Sunday, April 4, 2010

Archive: "Michael Clayton" (2007)

Michael Clayton (George Clooney) is a fixer. He's the guy lawyers go to when they need some messes cleaned up. These are the kind of messes that lawyers wish to turn a blind eye to, the kind that must be avoided in high-stake lawsuits. Clayton doesn't break the law, but he knows how to bend it a little. He knows when to talk to the right people and how to smooth certain details out. He's not entirely proud of what he does. Late one night at a poker game, Clayton gets a call on his cell phone because a client of his law firm needs help with a hit-and-run just committed by that said client. When the client bitterly states that he thought Clayton was a miracle worker, Clayton states that he's only a janitor. Michael Clayton shoots down the man's options and tells him how it is because sometimes the truth hurts.

After the encounter, Clayton takes a drive and ends up at a serenely empty field. He gets out of his car to admire some horses up on the hill, and gazes at them silently to clear his head. Behind him, his car suddenly explodes. And that's when the movie officially begins as we go back four days previous. A friend of Clayton's from the law firm, Arther Edens (Tom Wilkinson), has gone completely berserk as he stripped down during a Milwaukee deposition and ran naked through a snowy parking lot. Edens has been defending a pesticide company called U North, which is in the middle of a $3 billion class-action lawsuit because the product supposedly killed many of the farmers who used it. His disgust with the company led him to this outbreak and has caused him to be labeled a manic-depressive, where the fact is that he actually may have come across a huge revelation.

Michael Clayton is sent in to keep Arther Edens in line, but there is also U North's counsel at work, Karen Crowder (Tilda Swinton). This is a woman who appears to have everything together from her neatly pressed suit coats to the pearls around her neck. Underneath that, however, is a legal shark ready to make the kill as she hires two watchmen to keep an extra eye on Arthur Edens. The issue behind all of this is simple: The corporation is guilty and knows that it's guilty, and the law firm defending it knows that it's guilty, too. Arther Edens, however, holds the piece of evidence that could blow everything wide open, and there are people out there that realize he must be kept quiet.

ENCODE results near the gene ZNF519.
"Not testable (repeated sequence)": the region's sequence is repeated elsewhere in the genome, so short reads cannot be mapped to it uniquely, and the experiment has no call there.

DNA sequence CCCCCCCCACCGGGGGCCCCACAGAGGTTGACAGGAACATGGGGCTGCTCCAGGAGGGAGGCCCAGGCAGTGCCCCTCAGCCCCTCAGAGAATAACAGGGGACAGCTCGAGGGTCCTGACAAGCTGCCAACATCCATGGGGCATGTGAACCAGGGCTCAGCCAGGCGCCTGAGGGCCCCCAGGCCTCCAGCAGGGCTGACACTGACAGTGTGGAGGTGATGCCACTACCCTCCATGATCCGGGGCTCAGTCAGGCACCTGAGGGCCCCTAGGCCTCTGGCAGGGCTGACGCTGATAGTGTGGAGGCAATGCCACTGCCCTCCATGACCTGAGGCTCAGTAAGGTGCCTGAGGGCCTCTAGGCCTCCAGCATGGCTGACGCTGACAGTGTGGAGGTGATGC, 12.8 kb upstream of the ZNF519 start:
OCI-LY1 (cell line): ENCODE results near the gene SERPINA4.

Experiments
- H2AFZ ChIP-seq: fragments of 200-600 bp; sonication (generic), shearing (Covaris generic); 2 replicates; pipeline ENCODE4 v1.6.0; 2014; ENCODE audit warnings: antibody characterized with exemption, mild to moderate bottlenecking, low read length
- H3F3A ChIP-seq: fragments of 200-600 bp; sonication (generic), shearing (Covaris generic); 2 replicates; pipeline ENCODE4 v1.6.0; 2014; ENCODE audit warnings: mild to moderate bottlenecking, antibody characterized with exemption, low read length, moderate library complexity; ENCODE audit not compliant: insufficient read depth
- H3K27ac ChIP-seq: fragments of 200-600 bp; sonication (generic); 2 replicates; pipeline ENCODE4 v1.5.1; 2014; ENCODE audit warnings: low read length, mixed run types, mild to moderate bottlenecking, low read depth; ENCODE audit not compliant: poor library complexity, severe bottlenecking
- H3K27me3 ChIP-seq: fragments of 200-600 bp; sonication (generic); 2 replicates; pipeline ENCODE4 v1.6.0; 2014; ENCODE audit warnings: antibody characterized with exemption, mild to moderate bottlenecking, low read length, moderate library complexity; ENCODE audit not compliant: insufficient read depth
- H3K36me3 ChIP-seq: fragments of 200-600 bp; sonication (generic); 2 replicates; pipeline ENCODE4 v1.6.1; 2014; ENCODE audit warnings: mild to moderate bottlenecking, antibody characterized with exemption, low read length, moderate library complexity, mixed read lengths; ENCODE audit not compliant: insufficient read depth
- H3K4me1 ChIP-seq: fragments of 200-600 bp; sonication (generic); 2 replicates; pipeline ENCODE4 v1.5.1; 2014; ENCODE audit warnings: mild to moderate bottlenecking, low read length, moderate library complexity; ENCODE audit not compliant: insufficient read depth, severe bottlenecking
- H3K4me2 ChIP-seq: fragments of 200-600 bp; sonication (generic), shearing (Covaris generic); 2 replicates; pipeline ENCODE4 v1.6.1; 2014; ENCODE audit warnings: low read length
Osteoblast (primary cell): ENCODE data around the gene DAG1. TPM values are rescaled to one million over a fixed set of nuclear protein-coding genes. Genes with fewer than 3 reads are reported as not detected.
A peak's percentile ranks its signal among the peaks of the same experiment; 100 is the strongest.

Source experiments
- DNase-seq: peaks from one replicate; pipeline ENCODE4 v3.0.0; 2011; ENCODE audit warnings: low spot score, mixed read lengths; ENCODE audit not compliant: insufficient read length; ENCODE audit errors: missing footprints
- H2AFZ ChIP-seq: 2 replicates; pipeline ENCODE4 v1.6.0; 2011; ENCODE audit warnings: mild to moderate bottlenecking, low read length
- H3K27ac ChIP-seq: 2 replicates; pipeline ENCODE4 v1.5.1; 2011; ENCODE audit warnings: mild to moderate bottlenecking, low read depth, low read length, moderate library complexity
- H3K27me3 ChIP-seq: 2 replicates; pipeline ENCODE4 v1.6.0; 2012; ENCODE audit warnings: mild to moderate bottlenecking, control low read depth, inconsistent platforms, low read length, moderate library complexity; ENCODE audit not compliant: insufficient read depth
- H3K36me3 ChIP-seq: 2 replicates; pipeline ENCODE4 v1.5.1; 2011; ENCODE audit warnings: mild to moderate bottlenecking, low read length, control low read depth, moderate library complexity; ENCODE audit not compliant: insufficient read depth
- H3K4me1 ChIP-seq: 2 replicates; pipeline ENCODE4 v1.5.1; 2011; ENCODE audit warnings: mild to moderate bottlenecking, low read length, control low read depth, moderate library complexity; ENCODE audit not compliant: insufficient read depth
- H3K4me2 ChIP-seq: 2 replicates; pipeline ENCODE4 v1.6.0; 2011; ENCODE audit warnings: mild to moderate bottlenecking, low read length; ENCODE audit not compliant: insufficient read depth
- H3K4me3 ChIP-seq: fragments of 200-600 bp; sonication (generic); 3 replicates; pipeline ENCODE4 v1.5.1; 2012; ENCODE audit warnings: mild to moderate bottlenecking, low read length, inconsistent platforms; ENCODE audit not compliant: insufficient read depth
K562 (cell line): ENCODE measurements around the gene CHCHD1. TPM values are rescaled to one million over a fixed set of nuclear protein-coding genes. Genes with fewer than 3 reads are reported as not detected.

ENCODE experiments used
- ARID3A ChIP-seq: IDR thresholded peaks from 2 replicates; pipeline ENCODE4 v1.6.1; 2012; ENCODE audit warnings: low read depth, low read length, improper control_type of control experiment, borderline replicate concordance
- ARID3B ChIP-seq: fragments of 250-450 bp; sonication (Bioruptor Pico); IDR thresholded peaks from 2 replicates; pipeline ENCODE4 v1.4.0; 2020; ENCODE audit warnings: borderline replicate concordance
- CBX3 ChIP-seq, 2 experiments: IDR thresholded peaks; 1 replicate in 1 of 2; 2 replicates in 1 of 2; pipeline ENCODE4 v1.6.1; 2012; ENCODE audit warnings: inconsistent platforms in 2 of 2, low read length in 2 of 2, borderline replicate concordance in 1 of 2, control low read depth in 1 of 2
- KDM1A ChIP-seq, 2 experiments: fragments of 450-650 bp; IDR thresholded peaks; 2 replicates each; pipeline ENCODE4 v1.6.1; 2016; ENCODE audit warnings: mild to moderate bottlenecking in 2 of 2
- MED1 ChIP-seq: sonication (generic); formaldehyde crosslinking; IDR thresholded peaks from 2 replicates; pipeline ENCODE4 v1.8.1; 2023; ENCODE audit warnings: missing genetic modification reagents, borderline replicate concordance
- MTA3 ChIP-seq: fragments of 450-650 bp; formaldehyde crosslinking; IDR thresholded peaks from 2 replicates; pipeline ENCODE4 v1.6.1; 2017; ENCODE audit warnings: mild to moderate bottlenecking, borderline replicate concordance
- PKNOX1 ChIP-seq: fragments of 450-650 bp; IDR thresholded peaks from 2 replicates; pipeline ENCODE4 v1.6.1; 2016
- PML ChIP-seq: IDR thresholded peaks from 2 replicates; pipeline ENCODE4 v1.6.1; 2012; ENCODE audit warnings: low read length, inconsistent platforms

But, enough of the legal stuff; the movie is named after its title role for a reason. Michael Clayton has a secret life, one that involves a desperate $75,000 debt after a failed attempt to open a restaurant. He's divorced and only gets to drive his son to school and see him on Saturdays. He's forced to get the money for his debt from the head of the law firm, Marty Bach (Sydney Pollack), who has a viciously dry acceptance of corruption. So, you see, Clayton has his own messes to clean up. He has to discover what his own options are and what his own priorities are, which leaves less time to figure out those of his clients. George Clooney is the perfect fit for this character that is never seen without wearing a full suit. He, too, on the surface appears to have everything in check. Clooney just gets better and better as he brings a deeply rich and layered performance as a conflicted man struggling with his own problems while a ruthless legal case swirls around him. Watch his face in the credits after he gets in a cab and tells the driver to just drive anywhere to get away; just in that short and seemingly insignificant scene, there's a whole range of emotions.

Tony Gilroy makes a superb directorial debut with "Michael Clayton." His previous work was writing the screenplay for all three "Bourne" films. What makes this film such a crackling and absorbing legal thriller is that Gilroy doesn't back out by dumbing anything down. Every nook and cranny in the tense case is fully explored with no details left behind. Every scene counts, including one of a conversation between Clayton and his son, along with a scene of watching Crowder stand before her mirror preparing a speech; they're both entirely effective in their up-close views. Clooney is also supported by three solid performances; these include Swinton, Wilkinson, and Pollack, all of whom provide vivid clarity to the psyche of their characters. Just watching Clayton and Crowder face-off in a searing final confrontation is satisfying all on its own.

As the title suggests, this is a film driven by strong performances portraying strong characters. George Clooney all on his own brings a rough-edged, somber feel to the affair and sets the tone from the start. Through its realism behind the characters, this is a drama that has connections to today's life and is mature, accomplished, and profoundly engrossing. The idea may seem like something you have seen before, but "Michael Clayton" reinvigorates the genre and makes it feel brand new all over again. It's a tale about how far corporations are willing to go, the underhanded violence they're willing to dish out, the law firms that help them get away with it, and the loss of humanity behind certain decisions and schemes; most of all, though, it's a glimpse at a man who's not only fighting for his case, but his soul. It's mesmerizing and one of the year's best.

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